Clicking the linked text, as you can see, brings up a box to post to your “Broadcast” accounts (as Ubuntu calls them, otherwise known as your social networks). Here is an example of what it posts.
You’re free to edit the message how you see fit, with the important part being the “apturl:rhythmbox” token. For the record, there appears to be a bug at the moment that resets your edited message back to the default, but this will most likely be fixed.
I’m a little confused as to how this will work, since Firefox supports apt:application by default and not apturl:application. Also, Firefox requires the text to be a hyperlink, like the following examples apt:application and/or apturl:application.
I’ve given up on cleaning spam comments and spam registrations on my site. If anyone has good advice then I’d be more than happy to hear what you have to say.
Lately, spam has been reaching ~400-500 comments and ~40-80 registrations per day. Managing a blog is starting to become a job. I blame WordPress for not implementing a decent registration blocker and a better spam net to catch this waste of my time. The plugins I’ve tried do nothing for registration spam.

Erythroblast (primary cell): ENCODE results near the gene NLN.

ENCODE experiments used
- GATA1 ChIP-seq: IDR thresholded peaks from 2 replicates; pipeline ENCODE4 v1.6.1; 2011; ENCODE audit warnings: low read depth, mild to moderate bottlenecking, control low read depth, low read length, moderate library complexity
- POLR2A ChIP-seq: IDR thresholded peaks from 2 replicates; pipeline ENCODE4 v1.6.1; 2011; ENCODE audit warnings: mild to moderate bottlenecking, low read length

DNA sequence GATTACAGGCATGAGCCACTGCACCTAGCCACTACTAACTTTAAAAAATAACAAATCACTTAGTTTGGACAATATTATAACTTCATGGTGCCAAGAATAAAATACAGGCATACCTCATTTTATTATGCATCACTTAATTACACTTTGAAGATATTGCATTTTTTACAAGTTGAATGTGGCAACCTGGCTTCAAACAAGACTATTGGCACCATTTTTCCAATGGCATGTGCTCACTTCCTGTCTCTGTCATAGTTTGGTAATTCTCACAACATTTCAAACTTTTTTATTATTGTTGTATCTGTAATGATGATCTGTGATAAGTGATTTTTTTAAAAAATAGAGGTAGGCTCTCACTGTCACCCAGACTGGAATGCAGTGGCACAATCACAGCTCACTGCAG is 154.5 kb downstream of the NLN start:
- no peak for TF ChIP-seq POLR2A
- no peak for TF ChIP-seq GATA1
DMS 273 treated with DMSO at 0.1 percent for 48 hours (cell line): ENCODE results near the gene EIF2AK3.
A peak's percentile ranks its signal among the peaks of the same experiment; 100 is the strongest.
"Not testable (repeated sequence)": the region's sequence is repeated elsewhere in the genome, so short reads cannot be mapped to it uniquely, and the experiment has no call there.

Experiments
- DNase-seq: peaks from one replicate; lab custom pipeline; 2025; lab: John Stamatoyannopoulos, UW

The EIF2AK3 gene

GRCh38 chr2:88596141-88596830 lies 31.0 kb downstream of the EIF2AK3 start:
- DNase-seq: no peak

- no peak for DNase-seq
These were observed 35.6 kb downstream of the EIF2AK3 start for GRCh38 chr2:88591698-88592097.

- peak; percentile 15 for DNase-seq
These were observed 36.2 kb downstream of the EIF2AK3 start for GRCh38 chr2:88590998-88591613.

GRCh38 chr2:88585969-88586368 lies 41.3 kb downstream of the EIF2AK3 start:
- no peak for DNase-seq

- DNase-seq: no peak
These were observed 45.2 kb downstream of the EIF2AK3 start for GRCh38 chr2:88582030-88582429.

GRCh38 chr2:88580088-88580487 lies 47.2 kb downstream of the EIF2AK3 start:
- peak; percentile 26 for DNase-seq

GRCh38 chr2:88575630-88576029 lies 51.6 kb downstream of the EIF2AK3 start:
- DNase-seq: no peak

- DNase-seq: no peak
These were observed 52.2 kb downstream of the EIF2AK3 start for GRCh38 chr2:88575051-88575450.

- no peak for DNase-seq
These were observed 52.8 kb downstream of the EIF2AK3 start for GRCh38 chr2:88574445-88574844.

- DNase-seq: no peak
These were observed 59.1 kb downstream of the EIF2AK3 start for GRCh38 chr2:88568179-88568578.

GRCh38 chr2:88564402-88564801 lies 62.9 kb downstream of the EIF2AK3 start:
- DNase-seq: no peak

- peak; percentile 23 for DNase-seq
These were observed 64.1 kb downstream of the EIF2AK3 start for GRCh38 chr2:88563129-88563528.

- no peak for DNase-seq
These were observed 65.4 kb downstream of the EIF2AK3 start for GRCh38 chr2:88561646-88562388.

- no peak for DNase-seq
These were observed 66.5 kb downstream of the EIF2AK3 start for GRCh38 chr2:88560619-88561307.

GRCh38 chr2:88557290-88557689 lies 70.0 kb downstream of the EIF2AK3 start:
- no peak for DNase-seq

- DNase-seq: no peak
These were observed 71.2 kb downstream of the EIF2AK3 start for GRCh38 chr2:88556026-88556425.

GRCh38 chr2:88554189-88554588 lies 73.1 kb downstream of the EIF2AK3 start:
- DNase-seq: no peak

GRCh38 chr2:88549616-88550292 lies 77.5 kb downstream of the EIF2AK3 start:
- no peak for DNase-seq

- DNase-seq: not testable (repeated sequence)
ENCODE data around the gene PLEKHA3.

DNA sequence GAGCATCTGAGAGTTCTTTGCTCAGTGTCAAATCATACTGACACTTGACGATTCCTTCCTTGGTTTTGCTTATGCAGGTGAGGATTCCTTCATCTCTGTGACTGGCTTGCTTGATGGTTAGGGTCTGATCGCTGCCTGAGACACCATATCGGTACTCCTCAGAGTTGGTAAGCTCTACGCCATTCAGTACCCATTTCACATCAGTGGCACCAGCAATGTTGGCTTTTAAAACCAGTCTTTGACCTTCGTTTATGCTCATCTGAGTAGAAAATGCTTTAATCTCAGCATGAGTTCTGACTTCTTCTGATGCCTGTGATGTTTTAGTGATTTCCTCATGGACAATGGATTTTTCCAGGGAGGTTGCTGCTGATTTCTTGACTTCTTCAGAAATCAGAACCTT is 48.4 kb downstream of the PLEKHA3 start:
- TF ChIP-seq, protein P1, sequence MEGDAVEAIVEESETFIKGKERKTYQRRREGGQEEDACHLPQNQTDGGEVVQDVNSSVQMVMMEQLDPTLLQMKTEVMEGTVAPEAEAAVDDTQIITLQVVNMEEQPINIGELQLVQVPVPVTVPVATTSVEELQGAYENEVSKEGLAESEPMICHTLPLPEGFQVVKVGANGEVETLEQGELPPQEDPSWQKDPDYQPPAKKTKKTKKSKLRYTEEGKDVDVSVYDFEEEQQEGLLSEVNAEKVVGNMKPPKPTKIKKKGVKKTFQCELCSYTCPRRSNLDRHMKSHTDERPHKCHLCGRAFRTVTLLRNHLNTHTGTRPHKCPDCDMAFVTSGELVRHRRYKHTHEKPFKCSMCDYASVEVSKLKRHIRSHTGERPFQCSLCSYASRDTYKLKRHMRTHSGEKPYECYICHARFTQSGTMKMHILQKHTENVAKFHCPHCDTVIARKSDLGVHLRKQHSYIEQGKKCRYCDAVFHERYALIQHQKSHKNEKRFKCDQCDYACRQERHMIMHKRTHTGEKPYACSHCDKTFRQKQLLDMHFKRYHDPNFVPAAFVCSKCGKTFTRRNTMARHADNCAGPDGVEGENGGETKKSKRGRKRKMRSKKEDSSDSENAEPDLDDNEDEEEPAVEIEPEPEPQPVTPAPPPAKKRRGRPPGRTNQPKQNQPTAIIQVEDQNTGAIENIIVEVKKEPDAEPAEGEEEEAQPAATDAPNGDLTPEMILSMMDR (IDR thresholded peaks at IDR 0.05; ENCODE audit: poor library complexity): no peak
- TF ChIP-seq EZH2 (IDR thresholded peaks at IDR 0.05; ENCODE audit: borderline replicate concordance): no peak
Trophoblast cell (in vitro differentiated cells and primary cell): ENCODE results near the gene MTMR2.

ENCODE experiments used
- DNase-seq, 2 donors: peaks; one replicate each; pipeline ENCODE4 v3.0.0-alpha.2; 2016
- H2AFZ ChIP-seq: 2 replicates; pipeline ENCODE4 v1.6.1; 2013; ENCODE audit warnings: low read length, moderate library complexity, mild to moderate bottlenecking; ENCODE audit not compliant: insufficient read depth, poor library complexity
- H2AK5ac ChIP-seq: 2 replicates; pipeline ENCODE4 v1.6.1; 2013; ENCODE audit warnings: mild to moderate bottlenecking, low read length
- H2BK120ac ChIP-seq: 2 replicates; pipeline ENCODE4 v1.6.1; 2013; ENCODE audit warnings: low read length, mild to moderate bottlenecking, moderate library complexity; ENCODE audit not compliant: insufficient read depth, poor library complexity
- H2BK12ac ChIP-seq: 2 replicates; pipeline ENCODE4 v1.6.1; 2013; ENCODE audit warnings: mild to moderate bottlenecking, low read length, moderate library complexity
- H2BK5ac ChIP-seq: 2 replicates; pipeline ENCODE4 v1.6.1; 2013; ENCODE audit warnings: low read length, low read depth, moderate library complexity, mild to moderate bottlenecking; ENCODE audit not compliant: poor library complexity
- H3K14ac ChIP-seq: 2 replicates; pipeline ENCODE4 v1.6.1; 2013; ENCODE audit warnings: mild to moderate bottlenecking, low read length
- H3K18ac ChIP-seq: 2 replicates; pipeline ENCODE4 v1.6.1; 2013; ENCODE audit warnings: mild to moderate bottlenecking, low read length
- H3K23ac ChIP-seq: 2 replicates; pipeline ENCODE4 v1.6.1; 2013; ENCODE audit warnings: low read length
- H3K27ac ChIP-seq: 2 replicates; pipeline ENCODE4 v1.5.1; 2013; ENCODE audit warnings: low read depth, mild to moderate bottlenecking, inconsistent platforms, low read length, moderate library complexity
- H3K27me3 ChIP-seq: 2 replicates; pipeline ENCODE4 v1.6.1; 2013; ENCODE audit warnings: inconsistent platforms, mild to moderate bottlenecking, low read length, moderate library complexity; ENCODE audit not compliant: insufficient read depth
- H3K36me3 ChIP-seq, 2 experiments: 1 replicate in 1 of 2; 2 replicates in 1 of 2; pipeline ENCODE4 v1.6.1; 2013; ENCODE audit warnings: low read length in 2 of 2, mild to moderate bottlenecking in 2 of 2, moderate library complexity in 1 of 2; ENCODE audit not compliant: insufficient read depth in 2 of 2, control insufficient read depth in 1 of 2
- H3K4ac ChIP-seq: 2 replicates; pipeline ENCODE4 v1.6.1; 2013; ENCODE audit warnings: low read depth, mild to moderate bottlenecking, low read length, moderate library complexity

I’d love to hear from you all about what works and what doesn’t! It’s a shame that people stoop low enough to spam blogs hundrends of times per night just to make a buck. When can we all live in peace and say what we want without people trying to trump us?
Opera Mini for the iPhone (also iPod touch and iPad) has already replaced Safari’s resting throne on my iPod touch shortly after it became available via the App Store early this morning.